Complicating matters is the fact that all the headlight mounting flanges have elongated holes that allow further degrees of freedom in the adjustment process. With respect to the lower mounting screws this not only controls the vertical position of the glass relative to the body structure, but the longitudinal (fore/aft) position as well. So to keep the glass nicely flush with the nearby body structure it seems the first step is to worry about the longitudinal position of the headlight, tighten down the screws so the flanges do not move relative to the adjusters anymore, and then turn each screw (adjuster, in reality) to tweak the gap.

You'll no doubt reach for a couple aspirin when I point out that the adjusters cannot be tweaked in isolation. For example, changing the position of the upper adjusters pulls the top of the headlight in and naturally raises the beam. But at the same time, as it pivots relative to the bottom adjusters, this increases the gap between the lower edge of the glass and the body structure. Don't want that? Then you have to reduce the height of the lower adjusters, hopefully without disturbing the longitudinal position of the flanges you worked so hard to achieve. If you do get tired and/or pissed-off enough to change a single adjuster like the inner lower, you'll note that this wracks / twists the headlight such that the low beam then moves up and to the left. Not good.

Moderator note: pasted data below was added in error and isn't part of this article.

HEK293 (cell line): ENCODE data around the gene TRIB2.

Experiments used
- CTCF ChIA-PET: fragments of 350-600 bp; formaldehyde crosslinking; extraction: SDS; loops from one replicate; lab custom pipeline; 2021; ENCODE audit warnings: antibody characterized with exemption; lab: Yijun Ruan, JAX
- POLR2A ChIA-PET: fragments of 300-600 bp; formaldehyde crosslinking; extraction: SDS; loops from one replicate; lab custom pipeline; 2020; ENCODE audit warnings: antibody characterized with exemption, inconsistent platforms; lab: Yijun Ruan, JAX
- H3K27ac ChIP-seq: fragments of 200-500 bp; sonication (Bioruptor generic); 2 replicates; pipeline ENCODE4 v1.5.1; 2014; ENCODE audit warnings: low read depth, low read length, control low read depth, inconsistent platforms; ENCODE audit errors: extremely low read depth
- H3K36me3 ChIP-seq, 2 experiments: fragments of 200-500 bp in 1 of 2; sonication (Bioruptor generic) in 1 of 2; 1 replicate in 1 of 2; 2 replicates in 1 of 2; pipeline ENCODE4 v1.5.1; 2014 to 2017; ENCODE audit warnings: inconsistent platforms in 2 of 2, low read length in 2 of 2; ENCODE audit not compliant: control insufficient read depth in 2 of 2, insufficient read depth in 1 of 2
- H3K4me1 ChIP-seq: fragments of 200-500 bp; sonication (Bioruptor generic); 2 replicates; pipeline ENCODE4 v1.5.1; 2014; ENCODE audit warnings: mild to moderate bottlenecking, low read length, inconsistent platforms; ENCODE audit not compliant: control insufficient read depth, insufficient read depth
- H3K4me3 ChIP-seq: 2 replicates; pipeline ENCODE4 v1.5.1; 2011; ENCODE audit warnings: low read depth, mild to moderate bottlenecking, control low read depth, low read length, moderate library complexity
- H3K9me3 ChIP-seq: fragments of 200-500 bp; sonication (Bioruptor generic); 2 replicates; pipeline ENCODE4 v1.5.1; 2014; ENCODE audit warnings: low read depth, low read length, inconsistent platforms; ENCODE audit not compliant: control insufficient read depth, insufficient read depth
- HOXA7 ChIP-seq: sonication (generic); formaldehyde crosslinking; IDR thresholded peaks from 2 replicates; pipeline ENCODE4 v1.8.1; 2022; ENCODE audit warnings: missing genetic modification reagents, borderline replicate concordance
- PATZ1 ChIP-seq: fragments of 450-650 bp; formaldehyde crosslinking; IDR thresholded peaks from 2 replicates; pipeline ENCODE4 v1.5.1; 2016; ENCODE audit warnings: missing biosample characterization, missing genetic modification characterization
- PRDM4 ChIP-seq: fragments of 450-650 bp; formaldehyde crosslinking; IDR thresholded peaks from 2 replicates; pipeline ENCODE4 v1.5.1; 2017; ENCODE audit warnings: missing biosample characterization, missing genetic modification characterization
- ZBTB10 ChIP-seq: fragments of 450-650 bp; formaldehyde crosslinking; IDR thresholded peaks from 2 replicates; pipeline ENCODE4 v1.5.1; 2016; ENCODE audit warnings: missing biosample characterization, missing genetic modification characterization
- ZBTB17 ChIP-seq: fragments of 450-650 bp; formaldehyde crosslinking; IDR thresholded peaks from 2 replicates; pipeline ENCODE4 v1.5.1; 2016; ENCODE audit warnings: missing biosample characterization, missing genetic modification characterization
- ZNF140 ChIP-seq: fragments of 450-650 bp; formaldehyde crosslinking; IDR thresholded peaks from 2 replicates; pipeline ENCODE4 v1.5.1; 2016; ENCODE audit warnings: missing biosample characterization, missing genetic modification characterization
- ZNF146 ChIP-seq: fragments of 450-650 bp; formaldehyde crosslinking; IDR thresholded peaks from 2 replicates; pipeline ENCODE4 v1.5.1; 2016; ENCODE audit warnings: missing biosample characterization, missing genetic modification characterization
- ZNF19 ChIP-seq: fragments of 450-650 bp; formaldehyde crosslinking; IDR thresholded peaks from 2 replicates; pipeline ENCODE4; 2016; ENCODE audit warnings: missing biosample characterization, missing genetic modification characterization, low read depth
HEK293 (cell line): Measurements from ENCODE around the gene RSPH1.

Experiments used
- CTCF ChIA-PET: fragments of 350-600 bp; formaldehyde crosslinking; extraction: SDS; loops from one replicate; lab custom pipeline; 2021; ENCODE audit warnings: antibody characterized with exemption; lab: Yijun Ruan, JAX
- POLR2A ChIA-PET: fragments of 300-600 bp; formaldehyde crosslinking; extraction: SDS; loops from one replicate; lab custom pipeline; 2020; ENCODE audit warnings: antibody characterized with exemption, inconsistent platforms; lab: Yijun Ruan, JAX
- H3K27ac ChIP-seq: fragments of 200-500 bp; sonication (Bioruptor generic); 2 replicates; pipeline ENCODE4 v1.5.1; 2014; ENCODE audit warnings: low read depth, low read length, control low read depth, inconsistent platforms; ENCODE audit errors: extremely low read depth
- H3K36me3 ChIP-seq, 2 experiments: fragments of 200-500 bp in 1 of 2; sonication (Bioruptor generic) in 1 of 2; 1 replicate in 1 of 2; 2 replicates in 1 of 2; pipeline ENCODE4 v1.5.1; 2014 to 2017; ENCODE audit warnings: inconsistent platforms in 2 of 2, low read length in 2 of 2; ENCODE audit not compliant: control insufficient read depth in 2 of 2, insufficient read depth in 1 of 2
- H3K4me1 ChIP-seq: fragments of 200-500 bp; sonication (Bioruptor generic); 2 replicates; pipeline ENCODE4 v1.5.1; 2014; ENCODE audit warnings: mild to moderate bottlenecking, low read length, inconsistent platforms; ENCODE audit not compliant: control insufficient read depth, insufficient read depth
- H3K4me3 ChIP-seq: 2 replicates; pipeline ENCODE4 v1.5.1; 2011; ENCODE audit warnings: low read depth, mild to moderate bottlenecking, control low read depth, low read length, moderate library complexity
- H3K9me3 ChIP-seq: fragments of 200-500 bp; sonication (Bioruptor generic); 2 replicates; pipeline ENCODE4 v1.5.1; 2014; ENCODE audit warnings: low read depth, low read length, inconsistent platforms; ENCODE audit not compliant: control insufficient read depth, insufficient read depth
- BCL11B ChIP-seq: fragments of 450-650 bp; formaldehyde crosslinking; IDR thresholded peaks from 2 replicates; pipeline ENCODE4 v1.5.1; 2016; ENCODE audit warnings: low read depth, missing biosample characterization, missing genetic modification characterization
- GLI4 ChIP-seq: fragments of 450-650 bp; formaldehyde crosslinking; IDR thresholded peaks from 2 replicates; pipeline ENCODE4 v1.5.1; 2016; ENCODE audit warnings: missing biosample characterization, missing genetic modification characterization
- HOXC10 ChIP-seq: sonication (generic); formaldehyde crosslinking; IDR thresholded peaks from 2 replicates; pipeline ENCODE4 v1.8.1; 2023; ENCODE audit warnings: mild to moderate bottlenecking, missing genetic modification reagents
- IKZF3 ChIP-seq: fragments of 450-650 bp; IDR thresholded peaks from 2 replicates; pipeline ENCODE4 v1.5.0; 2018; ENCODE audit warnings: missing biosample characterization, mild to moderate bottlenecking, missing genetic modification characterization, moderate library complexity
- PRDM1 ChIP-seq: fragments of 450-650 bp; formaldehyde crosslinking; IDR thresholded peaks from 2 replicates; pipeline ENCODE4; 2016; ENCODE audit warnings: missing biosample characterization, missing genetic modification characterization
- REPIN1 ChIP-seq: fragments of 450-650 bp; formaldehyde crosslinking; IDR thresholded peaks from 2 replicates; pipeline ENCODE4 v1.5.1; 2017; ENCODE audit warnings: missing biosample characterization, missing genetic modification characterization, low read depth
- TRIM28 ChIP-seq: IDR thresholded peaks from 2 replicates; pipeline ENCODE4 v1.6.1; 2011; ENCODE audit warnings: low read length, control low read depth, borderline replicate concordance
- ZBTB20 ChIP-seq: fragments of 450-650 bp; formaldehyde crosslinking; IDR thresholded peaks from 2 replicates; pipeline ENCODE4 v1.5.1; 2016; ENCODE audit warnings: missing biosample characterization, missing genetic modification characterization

Oh, and did I mention that to gain access to the lower inner driver side adjuster with a wrench the airbox and its associated plumbing must be removed? For what it's worth I've just added headlight mounting and alignment to the (thankfully short) list of stupid engineering blunders on the E36.

When I pulled the driver's side ZKW projector assembly out of the box my heart sank. I looked in the bottom of the box and saw a piece of plastic that appeared to be broken off the headlight. A brief analysis determined it to be the top rail used to align and attach the turn signal to the headlight assembly. I almost lost my shit, since I've always treated these parts with kid gloves. The only thing I could think to do was go to Home Depot and locate some plastic-specific epoxy, with the hope of repairing the rail. I wasted a good 45 minutes on that trip only to apply the epoxy and find it still somewhat flexible after a couple hours, despite the package boasting a 5 minute cure time.

Adding insult to injury, while moving the driver's side turn signal bulb around during the initial alignment the bulb blew out and I uncharacteristically neglected to pick up new bulbs. This being Memorial Day weekend, I knew I'd have to wait until Tuesday, at the earliest, to get two new bulbs and install them. I did wind up installing the headlight and fog light assemblies in any case, mostly out of sheer frustration with the state of affairs (I demand progress even if the world is falling apart) but ultimately had to abandon the project and swap the car for the E46 so I could drive home.

The plan at this point is to obtain and install two new turn signal bulbs, attempt to install the turn signal housings, and pray that the broken driver's side turn signal mounting rail holds up. In the meantime, I'm expecting to acquire either a new lens frame (assuming they are available separately) or....yes...a second set of ZKWs to serve as both a solution for the current dilemma as well as a spares kit.

Mileage: 263300